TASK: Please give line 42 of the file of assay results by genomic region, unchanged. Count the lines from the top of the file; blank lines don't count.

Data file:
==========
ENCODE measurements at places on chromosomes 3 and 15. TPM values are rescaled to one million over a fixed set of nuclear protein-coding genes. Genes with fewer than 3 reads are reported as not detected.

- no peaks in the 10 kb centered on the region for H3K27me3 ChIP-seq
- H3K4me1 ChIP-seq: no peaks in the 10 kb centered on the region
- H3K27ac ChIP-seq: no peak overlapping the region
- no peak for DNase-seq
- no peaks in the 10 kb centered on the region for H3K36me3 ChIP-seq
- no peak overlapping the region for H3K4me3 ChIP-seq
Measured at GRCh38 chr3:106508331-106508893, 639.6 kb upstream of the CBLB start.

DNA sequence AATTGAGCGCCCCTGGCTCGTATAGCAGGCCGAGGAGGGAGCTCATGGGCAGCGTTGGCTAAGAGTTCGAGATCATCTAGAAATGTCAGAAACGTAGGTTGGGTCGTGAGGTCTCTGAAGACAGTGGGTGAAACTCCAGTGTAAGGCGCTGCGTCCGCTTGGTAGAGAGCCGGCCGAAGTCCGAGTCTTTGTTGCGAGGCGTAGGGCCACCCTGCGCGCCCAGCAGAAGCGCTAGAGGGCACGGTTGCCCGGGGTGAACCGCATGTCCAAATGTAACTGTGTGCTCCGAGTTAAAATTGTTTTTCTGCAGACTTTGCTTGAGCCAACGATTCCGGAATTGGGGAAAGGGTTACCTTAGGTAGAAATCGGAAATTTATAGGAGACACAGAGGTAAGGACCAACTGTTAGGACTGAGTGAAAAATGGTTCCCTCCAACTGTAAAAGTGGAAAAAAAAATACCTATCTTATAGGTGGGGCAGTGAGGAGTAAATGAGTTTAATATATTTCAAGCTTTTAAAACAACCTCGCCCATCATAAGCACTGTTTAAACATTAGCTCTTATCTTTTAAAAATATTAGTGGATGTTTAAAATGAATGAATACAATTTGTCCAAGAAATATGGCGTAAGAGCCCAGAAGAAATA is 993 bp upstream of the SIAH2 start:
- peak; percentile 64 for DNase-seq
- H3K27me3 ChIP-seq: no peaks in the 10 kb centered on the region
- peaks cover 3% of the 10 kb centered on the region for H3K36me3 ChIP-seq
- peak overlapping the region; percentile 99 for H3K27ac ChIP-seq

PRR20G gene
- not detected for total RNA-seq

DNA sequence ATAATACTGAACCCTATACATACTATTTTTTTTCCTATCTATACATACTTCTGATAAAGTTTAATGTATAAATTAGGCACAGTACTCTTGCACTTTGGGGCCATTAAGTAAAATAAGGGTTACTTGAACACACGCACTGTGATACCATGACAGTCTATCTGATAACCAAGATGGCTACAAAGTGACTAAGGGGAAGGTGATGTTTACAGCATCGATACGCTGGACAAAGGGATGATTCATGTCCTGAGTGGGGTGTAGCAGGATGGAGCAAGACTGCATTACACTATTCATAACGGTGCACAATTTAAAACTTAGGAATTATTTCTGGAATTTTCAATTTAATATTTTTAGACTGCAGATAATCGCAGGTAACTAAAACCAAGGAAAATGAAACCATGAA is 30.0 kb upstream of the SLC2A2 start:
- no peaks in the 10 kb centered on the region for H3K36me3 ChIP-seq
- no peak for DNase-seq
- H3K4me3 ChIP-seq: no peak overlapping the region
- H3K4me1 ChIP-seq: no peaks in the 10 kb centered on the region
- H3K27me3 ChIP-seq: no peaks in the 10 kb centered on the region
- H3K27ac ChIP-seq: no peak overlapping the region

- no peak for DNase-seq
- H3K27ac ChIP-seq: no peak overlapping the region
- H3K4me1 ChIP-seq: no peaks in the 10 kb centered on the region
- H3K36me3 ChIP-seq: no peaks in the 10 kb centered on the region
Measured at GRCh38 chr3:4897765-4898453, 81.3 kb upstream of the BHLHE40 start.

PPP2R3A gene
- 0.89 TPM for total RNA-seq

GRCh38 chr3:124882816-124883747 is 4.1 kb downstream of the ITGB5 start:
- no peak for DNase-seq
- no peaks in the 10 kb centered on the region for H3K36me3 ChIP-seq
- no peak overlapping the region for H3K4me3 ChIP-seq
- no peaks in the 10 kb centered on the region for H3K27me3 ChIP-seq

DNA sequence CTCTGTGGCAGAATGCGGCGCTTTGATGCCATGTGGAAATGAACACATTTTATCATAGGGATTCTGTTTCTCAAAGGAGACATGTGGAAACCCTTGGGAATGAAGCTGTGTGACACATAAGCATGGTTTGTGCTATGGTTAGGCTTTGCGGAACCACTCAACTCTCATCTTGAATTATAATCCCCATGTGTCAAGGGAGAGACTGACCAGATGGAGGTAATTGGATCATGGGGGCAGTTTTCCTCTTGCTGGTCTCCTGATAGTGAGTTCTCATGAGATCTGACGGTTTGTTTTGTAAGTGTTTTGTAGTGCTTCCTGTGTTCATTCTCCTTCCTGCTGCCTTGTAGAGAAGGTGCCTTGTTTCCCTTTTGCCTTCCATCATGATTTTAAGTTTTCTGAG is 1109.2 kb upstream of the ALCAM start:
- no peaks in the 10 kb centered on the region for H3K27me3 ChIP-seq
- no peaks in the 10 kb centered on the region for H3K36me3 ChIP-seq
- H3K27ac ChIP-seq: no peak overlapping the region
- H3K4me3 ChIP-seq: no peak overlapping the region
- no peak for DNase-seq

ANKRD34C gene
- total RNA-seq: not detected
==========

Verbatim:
- total RNA-seq: not detected